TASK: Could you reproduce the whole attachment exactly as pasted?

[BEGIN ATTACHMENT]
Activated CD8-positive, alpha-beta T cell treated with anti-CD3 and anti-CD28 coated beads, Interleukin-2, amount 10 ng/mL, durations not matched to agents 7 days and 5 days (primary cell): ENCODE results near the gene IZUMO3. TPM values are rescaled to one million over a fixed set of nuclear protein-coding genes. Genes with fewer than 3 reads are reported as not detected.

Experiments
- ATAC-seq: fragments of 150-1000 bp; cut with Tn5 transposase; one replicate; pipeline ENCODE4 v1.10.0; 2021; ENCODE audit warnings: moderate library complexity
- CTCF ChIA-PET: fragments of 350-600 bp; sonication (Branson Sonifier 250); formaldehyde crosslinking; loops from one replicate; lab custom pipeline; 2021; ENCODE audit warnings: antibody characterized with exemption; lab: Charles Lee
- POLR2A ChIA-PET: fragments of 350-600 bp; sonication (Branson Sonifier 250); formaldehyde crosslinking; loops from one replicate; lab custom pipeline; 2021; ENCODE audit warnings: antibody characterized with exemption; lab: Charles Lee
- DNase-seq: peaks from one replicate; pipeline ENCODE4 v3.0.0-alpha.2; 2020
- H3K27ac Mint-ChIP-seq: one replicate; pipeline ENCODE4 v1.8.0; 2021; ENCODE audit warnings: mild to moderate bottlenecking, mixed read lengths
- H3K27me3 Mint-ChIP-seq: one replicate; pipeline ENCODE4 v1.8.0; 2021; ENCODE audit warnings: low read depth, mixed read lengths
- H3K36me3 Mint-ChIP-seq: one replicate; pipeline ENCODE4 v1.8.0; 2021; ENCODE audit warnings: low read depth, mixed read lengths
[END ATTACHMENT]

Activated CD8-positive, alpha-beta T cell treated with anti-CD3 and anti-CD28 coated beads, Interleukin-2, amount 10 ng/mL, durations not matched to agents 7 days and 5 days (primary cell): ENCODE results near the gene IZUMO3. TPM values are rescaled to one million over a fixed set of nuclear protein-coding genes. Genes with fewer than 3 reads are reported as not detected.

Experiments
- ATAC-seq: fragments of 150-1000 bp; cut with Tn5 transposase; one replicate; pipeline ENCODE4 v1.10.0; 2021; ENCODE audit warnings: moderate library complexity
- CTCF ChIA-PET: fragments of 350-600 bp; sonication (Branson Sonifier 250); formaldehyde crosslinking; loops from one replicate; lab custom pipeline; 2021; ENCODE audit warnings: antibody characterized with exemption; lab: Charles Lee
- POLR2A ChIA-PET: fragments of 350-600 bp; sonication (Branson Sonifier 250); formaldehyde crosslinking; loops from one replicate; lab custom pipeline; 2021; ENCODE audit warnings: antibody characterized with exemption; lab: Charles Lee
- DNase-seq: peaks from one replicate; pipeline ENCODE4 v3.0.0-alpha.2; 2020
- H3K27ac Mint-ChIP-seq: one replicate; pipeline ENCODE4 v1.8.0; 2021; ENCODE audit warnings: mild to moderate bottlenecking, mixed read lengths
- H3K27me3 Mint-ChIP-seq: one replicate; pipeline ENCODE4 v1.8.0; 2021; ENCODE audit warnings: low read depth, mixed read lengths
- H3K36me3 Mint-ChIP-seq: one replicate; pipeline ENCODE4 v1.8.0; 2021; ENCODE audit warnings: low read depth, mixed read lengths